Peripheral arterial disease is a circulatory problem, where the arteries reduce blood flow to the extremities. This disease is caused by arteriosclerosis. Which occurs when plaque (a substance made up of fat and cholesterol), is deposited on the walls of the arteries that supply blood to the arms and legs.
The main risk factor is smoking, aging follows. Also, conditions like diabetes, high cholesterol, hypertension, and stroke. Therefore, it is vitally important that you have knowledge about the symptoms and causes of peripheral arterial disease, but before explaining these details you must know what it is and what types can occur.
What is peripheral arterial disease?
It is an arterial disease that occurs outside the heart or brain, in which the arteries that carry oxygenated blood through the body are reduced or blocked. As a result of atherosclerosis or plaque.
This disease affects the arteries in the legs and can also affect the blood. Also, the arteries that carry blood to the head, arms, kidneys and gastrointestinal tract.
Patients may have mild symptoms or be asymptomatic. Others suffer from claudication, or pain in the leg when walking.
Among the risk factors for this disease, is the diabetes, smoking, high cholesterol and high blood pressure. It generally occurs in people over 50 years of age.
Types of peripheral arterial disease
There is a classification for this disease based on La Fontaine studies, which determines the type and level of severity of it, and is as follows:
Patients do not feel pain or discomfort.
Grade II a
Pain patients; when they walk more than 100 meters (intermittent claudication).
Grade II b
Pain patients: when they walk less than 100 meters (intermittent claudication).
Patients present pain while at rest.
Existence of ulcers or gangrene in patients.
Risk factors for peripheral arterial disease
There are a number of risk factors, some can be changed and others cannot. Here are some of them:
Among the risk factors that cannot be changed are:
- Age (being over 50 is considered a risk factor).
- Family history of heart disease.
- Belonging to the male sex (sex with the highest incidence to suffer from this disease).
- Diabetes mellitus.
- Post menopause.
- Family history of dyslipidemia (high level of lipids in the blood).
- Risk factors that can be changed or treated include:
- Coronary artery disease.
- Reduced glucose tolerance.
- The hypertension.
- The obesity.
- The sedentary lifestyle.
What are the symptoms of this disease?
Some people with this disease have no symptoms. But for others, who do present them, the first symptom is usually pain in one or both legs, similar to a cramp that is accentuated when doing some exercise. Similarly, it is relieved when you remain at rest, this is called intermittent claudication.
The general symptoms of peripheral arterial disease are:
- Lower temperature on the skin of the legs.
- The skin on the legs becomes thin, weak and shiny.
- Reduction of pulsations in legs and feet.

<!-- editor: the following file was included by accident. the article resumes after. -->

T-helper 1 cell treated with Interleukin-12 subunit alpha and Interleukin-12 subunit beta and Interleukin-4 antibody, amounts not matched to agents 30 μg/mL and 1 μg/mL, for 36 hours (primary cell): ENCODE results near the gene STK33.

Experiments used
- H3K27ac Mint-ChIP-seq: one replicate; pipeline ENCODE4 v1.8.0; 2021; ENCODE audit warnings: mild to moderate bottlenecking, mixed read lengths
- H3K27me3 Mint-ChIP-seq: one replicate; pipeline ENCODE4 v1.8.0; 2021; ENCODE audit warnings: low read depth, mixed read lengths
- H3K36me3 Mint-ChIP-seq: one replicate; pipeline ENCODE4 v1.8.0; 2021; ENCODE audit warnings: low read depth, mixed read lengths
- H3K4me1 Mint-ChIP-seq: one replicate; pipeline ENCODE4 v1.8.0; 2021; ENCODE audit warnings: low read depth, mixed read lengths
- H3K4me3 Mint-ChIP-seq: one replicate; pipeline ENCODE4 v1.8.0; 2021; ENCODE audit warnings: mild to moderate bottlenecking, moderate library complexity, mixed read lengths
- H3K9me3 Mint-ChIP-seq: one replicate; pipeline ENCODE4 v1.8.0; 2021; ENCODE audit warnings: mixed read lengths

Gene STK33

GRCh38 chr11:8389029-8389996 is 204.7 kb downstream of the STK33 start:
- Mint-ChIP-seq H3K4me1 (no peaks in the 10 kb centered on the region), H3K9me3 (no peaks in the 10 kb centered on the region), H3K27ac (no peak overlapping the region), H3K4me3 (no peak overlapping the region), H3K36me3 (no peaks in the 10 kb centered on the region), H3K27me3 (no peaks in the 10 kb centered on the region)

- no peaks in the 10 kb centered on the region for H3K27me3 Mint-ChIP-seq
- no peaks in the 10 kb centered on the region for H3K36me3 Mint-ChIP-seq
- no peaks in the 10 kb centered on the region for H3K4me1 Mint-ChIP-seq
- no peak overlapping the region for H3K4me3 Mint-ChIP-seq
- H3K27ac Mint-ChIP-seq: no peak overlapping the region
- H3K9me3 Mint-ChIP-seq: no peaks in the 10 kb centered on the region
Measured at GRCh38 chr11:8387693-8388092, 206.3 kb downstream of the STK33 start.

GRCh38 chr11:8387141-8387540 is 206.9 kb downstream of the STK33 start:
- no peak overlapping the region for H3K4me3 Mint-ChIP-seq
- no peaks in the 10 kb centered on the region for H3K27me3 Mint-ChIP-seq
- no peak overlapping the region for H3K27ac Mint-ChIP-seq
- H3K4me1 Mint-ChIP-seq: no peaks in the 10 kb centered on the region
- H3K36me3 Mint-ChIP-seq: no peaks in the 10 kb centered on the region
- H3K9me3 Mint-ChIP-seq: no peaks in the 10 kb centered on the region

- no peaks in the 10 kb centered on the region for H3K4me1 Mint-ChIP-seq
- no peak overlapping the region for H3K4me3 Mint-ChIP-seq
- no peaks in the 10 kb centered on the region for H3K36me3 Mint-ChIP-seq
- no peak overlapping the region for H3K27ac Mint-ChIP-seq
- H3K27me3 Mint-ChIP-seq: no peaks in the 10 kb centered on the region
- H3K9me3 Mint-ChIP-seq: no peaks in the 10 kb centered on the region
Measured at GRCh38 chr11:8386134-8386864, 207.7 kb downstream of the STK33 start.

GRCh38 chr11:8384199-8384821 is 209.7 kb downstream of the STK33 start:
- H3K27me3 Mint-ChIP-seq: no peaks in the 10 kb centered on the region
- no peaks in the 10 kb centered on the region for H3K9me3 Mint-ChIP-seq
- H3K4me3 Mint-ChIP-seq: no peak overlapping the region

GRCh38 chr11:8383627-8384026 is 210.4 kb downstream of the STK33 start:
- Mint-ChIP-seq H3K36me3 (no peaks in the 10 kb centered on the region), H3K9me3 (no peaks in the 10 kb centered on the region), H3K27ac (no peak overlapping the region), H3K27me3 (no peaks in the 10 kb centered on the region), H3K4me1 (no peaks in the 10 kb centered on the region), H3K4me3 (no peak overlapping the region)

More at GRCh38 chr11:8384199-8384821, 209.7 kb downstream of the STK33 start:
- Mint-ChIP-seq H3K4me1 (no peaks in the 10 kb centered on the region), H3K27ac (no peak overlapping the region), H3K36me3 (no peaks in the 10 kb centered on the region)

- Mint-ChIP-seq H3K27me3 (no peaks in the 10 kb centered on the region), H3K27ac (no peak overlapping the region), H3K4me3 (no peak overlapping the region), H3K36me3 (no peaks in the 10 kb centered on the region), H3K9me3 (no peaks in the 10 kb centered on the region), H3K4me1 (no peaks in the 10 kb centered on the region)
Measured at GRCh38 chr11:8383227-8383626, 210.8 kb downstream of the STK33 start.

- Presence of dead tissue due to lack of blood flow (gangrene).
- Decreased hair growth on the legs and toenails.
- Erectile dysfunction.
- Numbness and weakness in the muscles.
- Difficult healing of wounds on the heels and ankles.
- Pain in the toes when resting.
- Paleness when raising the legs.
- Reddish or bluish color on the skin of the extremities.
- Limitation of movement.
- Sharp pain
- Toenails are thicker and dull.
What are the causes of this condition?
The main cause of peripheral arterial disease is atherosclerosis. It is the accumulation of plaque on the inside of the walls of the arteries. The formation of this plaque decreases the amount of blood that flows to the extremities. As a result, it reduces the oxygen and nutrients available to the tissues.
Other common causes are trauma to the arms or legs. Also, irregularities in the anatomy of the muscles or ligaments and infections.
People with coronary heart disease are also prone to peripheral artery disease.
Among the risk factors related to the appearance of this disease are: tobacco use and diabetes.
The rare causes associated with this condition are Buerger’s disease. Similarly, fibromuscular dysplasia, vasculitis or trauma.
What complications can occur in a patient with peripheral arterial disease?
The complications that can occur in patients with this disease are the following:
- Severe pain in the affected limb.
- Heart attack.
- Limitation of movement.
- Wounds or ulcers.
How to prevent it?
This disease is prevented by controlling the risk factors specified above. To prevent it, we must take into account the following recommendations:
- Do not smoke, this includes being a passive smoker. Also, the consumption of products that contain tobacco.
- Have a balanced diet, where the consumption of fruits and vegetables is increased. Avoid eating excess fat and carbohydrates.
- Avoid obesity.
- Moderate alcohol consumption.
- Treatment under medical prescription with medicines in case of dyslipidemia (high level of cholesterol in the blood).
- Prescription drug treatment to lower the risk of blood clots.
- Perform an exercise routine.
- Control diabetes mellitus.
- Control hypertension.
Immediate changes in diet
It is important to emphasize that the person who suffers from peripheral arterial disease has a considerable risk of suffering a heart attack. Similarly, stroke or a transient ischemic attack.
For a reliable diagnosis, the specialist doctor must perform a physical examination as well as imaging tests. What’s more, treatment that includes lifestyle changes (diet and exercise) should be followed, medications and in some cases, surgery.